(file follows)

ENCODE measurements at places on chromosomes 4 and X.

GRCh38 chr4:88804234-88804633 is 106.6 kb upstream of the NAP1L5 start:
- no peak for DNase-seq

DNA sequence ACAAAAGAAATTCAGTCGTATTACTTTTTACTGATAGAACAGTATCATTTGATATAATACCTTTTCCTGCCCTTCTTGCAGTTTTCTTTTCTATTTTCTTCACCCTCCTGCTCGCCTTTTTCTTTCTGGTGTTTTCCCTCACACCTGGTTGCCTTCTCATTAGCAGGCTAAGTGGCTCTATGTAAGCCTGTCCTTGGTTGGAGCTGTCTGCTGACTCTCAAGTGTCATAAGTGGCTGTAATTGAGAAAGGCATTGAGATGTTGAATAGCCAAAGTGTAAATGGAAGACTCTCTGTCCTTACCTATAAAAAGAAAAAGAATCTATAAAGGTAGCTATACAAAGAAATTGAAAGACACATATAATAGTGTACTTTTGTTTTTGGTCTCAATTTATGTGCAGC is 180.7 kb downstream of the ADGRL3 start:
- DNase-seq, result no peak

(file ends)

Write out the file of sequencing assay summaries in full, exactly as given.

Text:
ENCODE measurements at places on chromosomes 4 and X.

GRCh38 chr4:88804234-88804633 is 106.6 kb upstream of the NAP1L5 start:
- no peak for DNase-seq

DNA sequence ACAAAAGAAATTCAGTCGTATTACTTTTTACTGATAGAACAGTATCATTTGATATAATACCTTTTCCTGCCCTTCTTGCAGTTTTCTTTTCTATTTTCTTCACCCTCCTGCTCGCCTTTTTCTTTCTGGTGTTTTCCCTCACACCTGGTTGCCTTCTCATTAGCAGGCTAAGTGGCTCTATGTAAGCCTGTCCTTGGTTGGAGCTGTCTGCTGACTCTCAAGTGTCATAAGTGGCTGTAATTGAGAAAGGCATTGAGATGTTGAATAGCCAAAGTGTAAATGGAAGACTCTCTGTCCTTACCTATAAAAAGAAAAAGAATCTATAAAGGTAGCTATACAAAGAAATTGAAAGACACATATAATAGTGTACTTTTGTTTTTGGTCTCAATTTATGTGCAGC is 180.7 kb downstream of the ADGRL3 start:
- DNase-seq, result no peak